UK economy rebounds a record 7.5% from pandemic in 2021

Britain’s economy grew by a record 7.5% last year as Covid curbs eased after a pandemic-induced meltdown, official data showed on Friday, but analysts warned a skyrocketing inflation clouded the outlook for 2022.

The expansion, which was the fastest since records began in 1948, followed a record fall of 9.4% in 2020, the Office for National Statistics (ONS) added in a statement.

Economies around the world were hit in 2020 by the deadly pandemic, which triggered lockdowns and other public health restrictions that have since largely been lifted.

The ONS added on Friday that the UK economy grew by 1.0% in the fourth quarter despite the emergence of the Omicron Covid variant, matching its expansion in the third quarter.

December struck by Omicron

However, gross domestic product fell 0.2% in December due to fallout from the rapid spread of Omicron – which is widely considered less dangerous than previous variants but has hit the travel sector.

“GDP fell slightly in December as the Omicron wave hit, with retail and hospitality the hardest hit,” said ONS director of economic statistics Darren Morgan.

“However, these have been partially offset by increases in the Test and Trace service and vaccination programs.

“Despite the setback in December, GDP grew robustly through the fourth quarter as a whole, with the NHS (National Health Service), couriers and employment agencies all helping to support the economy,” Morgan added.

December activity held steady at its February 2020 level, before Covid hit.

Still, the fourth quarter of 2021 was slightly lower than the same period in 2019.

“Remarkably resilient”

UK Finance Minister Rishi Sunak welcomed the data.

“The economy has been remarkably resilient; with the UK growing the fastest in the G7 last year,” he said in a statement, noting that it had been boosted by the government’s sweeping stimulus and rapid vaccination campaign. .

“I’m proud of the determination the whole country has shown and proud of our incredible vaccination program which has kept the economy open.”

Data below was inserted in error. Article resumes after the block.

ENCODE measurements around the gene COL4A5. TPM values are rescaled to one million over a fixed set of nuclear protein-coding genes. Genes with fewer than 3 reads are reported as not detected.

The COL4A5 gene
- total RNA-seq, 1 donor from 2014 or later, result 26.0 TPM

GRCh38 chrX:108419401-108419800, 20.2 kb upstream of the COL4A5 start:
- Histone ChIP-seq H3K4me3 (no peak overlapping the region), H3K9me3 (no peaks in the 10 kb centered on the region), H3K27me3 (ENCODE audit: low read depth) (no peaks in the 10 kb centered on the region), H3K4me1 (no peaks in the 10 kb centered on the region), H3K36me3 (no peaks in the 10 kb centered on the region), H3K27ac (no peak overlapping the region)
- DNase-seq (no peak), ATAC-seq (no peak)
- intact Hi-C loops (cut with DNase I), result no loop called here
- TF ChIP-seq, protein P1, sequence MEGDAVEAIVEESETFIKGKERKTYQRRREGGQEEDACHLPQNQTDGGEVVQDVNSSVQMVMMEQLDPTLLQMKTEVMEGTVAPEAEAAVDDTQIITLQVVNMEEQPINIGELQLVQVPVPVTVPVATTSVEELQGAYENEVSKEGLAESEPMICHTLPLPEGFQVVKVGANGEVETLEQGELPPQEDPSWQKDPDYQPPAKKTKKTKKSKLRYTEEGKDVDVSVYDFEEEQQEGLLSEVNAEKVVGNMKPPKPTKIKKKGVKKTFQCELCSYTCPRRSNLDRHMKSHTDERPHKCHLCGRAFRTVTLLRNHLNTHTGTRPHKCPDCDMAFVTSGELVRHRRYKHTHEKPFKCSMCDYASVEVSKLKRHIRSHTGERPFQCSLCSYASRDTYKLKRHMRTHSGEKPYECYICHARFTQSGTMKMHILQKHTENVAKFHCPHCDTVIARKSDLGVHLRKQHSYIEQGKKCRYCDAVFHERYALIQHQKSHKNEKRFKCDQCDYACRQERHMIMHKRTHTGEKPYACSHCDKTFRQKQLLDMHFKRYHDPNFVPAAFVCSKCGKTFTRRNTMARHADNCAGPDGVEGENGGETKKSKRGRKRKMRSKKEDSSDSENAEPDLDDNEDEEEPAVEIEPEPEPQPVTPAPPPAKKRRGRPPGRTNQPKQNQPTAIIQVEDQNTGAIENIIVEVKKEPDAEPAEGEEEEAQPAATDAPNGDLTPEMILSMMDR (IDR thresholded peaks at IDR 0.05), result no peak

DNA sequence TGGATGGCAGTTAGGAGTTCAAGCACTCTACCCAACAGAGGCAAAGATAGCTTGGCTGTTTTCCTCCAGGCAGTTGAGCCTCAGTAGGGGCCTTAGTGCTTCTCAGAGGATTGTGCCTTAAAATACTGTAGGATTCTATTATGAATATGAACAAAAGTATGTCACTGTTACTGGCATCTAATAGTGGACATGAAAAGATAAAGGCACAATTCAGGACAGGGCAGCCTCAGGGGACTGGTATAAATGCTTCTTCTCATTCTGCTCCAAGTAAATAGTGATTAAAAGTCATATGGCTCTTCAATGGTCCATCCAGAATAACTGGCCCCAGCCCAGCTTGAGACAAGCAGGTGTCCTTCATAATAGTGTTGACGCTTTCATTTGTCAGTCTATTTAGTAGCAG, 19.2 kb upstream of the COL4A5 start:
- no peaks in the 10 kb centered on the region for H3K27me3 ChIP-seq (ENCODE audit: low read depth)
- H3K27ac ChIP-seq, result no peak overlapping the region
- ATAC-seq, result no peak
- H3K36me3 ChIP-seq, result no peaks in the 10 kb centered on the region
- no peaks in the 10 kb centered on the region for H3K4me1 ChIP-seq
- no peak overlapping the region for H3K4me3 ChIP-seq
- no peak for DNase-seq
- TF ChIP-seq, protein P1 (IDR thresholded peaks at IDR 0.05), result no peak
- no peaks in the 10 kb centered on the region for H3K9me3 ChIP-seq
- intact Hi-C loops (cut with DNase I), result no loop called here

The UK government is preparing for the nation’s full emergence from the long-running health emergency.

England will scrap the legal requirement to self-isolate after testing positive for Covid-19 later this month if infection levels remain stable, Prime Minister Boris Johnson unexpectedly announced on Wednesday.

The proposed move would be one of the most dramatic relaxations of coronavirus rules by any country so far in the pandemic, as Johnson doubles down on his strategy of trying to “live with Covid”.

At the end of January, England lifted almost all of the remaining Covid restrictions that had been reimposed in early December to tackle Omicron.

Cost of living crisis

Despite Friday’s bright data, economists are warning that the UK’s outlook is clouded by a cost of living crisis that has been fueled by soaring national energy costs.

Economies around the world have been battling decades-long high inflation that is forcing central banks to raise interest rates, including the Bank of England which this month raised its core cost of borrowing for the second time consecutive.

Britain is experiencing the highest annual inflation rate for nearly 30 years, while the cost of living is set to rise further from April due to a tax hike on British workers and businesses and rising energy bills.

“While Omicron’s downside risks have faded, the recovery now faces the more conventional economic challenge of high inflation,” said EY ITEM club economist Martin Beck.

“Consumers (are) facing the greatest pressure on purchasing power in over a decade,” he added.

Annual inflation in the UK hit 5.4% in December, fueling fears of a squeeze in the cost of living as wages fail to keep pace.

The BoE raised interest rates this month to 0.50% and expected inflation would peak at 7.25% in April.

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